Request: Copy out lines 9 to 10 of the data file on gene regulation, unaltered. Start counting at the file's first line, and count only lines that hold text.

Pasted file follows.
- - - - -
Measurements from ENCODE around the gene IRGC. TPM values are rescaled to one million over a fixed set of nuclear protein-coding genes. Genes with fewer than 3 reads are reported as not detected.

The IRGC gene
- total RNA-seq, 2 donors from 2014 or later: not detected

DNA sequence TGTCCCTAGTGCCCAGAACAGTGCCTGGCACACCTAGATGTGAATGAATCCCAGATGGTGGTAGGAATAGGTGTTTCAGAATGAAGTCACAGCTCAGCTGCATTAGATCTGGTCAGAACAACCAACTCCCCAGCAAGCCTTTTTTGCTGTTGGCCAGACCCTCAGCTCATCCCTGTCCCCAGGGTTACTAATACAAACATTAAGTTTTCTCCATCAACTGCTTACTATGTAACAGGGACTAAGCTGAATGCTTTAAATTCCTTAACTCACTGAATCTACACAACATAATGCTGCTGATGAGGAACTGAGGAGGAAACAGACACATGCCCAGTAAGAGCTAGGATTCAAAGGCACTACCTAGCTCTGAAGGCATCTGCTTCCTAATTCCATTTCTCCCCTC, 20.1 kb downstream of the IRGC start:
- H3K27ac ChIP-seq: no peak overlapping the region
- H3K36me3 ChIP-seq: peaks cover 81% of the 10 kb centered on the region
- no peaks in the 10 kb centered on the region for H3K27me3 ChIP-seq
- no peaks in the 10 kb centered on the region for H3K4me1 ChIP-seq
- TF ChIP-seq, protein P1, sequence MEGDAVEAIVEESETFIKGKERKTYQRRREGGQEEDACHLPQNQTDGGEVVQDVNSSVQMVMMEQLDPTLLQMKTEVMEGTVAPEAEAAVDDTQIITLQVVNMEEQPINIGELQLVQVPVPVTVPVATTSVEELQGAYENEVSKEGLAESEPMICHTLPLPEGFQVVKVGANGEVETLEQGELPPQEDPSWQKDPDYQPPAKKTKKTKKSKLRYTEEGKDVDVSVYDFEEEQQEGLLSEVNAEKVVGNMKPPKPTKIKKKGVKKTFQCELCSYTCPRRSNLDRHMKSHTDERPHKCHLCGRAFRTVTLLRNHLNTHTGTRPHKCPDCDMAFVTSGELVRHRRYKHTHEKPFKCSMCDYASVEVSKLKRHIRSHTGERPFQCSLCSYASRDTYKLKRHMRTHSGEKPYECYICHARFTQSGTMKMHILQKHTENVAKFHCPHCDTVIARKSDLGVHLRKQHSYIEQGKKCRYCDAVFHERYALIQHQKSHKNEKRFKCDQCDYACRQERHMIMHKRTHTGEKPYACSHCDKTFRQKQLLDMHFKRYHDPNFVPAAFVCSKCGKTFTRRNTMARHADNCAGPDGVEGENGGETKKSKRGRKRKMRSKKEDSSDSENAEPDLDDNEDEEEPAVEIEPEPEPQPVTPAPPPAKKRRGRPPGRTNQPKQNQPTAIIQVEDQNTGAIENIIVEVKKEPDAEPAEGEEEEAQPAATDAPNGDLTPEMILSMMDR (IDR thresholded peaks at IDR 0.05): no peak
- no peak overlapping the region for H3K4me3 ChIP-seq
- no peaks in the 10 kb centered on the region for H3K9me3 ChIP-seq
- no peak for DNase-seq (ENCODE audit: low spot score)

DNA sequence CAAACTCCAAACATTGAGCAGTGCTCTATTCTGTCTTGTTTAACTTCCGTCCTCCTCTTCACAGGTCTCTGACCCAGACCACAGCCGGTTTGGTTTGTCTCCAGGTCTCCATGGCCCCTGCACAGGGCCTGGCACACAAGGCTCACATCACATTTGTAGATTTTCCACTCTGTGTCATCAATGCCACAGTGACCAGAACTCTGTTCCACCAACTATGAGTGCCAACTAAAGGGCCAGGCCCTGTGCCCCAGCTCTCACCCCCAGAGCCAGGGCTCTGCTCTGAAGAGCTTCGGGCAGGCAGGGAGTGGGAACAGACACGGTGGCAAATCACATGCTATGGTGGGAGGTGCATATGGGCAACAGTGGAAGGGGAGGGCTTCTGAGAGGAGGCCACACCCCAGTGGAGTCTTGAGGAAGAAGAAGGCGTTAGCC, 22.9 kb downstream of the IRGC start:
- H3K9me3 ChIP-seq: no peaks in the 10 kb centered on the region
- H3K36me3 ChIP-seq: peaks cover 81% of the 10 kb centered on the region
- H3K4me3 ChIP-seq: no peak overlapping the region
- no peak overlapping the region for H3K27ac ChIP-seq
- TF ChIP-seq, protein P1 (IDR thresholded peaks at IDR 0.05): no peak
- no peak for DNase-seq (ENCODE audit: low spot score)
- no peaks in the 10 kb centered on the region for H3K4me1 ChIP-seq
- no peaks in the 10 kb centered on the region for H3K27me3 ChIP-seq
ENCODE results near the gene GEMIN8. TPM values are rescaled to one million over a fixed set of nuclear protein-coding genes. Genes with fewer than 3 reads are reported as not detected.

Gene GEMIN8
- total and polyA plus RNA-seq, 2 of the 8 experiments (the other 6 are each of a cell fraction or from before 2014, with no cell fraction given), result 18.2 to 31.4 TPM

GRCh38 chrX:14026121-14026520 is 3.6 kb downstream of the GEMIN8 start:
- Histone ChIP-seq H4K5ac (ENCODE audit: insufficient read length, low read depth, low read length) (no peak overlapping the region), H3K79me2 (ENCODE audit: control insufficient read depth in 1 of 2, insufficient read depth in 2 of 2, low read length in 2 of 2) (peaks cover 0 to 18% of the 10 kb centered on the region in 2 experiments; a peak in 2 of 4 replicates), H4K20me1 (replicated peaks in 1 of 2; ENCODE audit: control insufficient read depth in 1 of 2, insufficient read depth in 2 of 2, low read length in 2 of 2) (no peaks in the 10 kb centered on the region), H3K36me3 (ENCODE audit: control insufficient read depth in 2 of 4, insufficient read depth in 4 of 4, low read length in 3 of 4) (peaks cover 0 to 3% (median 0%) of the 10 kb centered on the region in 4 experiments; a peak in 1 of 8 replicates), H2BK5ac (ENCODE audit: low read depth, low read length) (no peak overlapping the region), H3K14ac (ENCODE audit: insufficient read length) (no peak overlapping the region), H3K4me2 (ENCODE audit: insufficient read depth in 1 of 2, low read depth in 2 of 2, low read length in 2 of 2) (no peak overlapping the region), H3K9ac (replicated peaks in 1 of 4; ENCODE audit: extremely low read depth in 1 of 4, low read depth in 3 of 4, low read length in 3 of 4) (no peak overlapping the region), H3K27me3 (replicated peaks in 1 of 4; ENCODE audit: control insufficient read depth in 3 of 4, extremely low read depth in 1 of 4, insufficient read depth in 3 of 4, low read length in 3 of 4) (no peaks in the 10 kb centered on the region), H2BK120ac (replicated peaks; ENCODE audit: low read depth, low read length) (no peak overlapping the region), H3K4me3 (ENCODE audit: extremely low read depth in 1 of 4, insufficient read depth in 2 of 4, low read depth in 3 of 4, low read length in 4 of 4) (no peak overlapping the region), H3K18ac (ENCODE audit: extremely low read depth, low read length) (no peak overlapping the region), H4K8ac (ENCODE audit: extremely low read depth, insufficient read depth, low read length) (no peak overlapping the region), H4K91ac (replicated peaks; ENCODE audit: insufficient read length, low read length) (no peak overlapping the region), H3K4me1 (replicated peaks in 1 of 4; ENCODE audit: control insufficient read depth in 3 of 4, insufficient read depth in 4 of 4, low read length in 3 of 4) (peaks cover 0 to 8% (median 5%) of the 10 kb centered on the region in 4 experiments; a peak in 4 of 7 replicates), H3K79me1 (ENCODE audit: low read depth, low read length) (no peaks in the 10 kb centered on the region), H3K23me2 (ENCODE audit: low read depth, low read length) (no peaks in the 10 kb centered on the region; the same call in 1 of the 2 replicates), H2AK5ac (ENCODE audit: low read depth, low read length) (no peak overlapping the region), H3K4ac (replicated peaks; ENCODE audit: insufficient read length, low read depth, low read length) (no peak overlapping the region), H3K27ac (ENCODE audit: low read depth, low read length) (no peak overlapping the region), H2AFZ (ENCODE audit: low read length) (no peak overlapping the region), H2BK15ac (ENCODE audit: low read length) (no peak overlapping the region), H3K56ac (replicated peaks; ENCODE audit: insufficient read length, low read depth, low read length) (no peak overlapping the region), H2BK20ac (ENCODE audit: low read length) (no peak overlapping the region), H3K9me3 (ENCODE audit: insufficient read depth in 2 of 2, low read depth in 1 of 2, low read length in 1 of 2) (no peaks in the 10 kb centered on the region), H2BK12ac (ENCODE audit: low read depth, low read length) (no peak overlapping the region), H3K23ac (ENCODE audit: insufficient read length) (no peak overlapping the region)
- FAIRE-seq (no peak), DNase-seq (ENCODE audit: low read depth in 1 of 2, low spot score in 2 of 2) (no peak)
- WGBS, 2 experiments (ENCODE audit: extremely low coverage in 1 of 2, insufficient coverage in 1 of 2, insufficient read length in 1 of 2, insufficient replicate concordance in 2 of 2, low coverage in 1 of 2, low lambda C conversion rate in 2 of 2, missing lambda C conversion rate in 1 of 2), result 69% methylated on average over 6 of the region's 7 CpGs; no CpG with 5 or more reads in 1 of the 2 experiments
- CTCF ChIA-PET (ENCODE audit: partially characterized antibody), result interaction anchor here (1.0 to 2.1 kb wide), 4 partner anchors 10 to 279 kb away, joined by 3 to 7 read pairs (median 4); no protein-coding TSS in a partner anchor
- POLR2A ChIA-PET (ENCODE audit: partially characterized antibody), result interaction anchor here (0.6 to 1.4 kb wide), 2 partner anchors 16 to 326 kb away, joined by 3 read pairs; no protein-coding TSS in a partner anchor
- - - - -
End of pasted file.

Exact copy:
- TF ChIP-seq, protein P1, sequence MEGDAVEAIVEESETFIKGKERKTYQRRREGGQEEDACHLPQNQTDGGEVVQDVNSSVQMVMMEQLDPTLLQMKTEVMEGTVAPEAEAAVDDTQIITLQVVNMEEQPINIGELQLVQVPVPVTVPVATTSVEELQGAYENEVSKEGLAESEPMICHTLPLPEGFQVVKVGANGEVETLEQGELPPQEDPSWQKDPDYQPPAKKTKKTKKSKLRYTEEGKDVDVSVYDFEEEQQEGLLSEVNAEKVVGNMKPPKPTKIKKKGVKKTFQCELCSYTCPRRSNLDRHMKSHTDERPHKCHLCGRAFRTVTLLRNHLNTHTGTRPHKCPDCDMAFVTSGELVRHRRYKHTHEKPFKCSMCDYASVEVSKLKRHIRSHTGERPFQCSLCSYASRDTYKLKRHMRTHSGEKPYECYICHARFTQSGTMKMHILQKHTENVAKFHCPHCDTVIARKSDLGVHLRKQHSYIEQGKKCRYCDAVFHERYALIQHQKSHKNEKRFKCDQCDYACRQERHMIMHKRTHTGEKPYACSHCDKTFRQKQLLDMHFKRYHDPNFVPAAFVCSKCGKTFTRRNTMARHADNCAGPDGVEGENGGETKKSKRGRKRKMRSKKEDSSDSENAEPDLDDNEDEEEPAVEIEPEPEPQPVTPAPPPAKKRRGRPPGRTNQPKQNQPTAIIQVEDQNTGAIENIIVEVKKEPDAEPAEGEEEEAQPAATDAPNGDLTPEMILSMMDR (IDR thresholded peaks at IDR 0.05): no peak
- no peak overlapping the region for H3K4me3 ChIP-seq